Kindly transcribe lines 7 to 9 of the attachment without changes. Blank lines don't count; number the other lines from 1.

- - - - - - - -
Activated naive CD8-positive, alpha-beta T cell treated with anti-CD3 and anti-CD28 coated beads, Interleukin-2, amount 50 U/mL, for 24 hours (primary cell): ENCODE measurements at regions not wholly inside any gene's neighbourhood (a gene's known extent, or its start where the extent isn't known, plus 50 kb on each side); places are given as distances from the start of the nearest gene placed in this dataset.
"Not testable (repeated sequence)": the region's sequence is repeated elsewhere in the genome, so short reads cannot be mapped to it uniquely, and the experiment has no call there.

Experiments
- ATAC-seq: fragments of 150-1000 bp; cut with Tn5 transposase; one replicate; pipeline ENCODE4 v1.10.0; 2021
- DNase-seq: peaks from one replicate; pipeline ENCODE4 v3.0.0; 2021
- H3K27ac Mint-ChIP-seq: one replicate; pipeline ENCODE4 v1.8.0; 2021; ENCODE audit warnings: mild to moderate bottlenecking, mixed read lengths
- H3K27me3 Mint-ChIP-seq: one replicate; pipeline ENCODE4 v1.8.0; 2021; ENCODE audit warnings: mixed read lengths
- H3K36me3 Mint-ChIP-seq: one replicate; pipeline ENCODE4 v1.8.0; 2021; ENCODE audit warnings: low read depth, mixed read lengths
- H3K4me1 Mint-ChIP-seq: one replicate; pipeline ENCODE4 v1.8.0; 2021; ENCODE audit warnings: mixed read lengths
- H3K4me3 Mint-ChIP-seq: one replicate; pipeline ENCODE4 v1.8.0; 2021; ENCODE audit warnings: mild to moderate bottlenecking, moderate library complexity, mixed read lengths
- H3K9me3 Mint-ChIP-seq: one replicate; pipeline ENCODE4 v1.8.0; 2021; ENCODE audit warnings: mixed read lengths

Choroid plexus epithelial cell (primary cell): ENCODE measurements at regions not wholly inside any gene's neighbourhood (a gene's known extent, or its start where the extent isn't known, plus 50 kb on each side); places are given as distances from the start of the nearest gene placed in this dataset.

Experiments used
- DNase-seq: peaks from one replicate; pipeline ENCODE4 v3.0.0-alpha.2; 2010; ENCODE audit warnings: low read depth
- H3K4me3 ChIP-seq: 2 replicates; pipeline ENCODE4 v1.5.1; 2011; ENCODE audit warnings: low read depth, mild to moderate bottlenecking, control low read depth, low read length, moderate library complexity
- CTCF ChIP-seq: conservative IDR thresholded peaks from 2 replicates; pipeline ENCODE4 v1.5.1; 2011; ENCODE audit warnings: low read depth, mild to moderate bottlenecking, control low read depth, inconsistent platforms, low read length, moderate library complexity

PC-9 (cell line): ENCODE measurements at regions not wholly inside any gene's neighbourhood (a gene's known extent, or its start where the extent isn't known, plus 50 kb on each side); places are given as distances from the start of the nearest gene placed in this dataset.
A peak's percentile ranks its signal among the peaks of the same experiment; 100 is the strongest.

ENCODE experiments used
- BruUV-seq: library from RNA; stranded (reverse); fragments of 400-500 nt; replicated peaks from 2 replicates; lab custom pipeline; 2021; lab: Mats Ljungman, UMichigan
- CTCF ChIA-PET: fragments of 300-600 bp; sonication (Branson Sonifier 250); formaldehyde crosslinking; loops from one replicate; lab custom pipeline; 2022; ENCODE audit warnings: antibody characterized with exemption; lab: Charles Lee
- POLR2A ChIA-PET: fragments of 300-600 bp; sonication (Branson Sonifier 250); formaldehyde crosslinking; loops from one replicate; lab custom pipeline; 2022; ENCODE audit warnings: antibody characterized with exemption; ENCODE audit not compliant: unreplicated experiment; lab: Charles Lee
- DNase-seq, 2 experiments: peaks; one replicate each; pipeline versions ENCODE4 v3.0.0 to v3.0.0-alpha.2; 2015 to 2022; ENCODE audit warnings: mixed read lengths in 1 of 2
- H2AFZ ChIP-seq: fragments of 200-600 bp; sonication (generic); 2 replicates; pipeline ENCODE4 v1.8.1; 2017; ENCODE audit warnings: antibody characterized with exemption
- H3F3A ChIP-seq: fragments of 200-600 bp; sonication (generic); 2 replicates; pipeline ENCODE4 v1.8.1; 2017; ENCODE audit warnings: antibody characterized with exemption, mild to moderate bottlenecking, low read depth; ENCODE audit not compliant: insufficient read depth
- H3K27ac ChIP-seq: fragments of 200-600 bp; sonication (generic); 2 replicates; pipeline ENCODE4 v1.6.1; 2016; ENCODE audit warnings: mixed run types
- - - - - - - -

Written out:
- H3K27me3 Mint-ChIP-seq: one replicate; pipeline ENCODE4 v1.8.0; 2021; ENCODE audit warnings: mixed read lengths
- H3K36me3 Mint-ChIP-seq: one replicate; pipeline ENCODE4 v1.8.0; 2021; ENCODE audit warnings: low read depth, mixed read lengths
- H3K4me1 Mint-ChIP-seq: one replicate; pipeline ENCODE4 v1.8.0; 2021; ENCODE audit warnings: mixed read lengths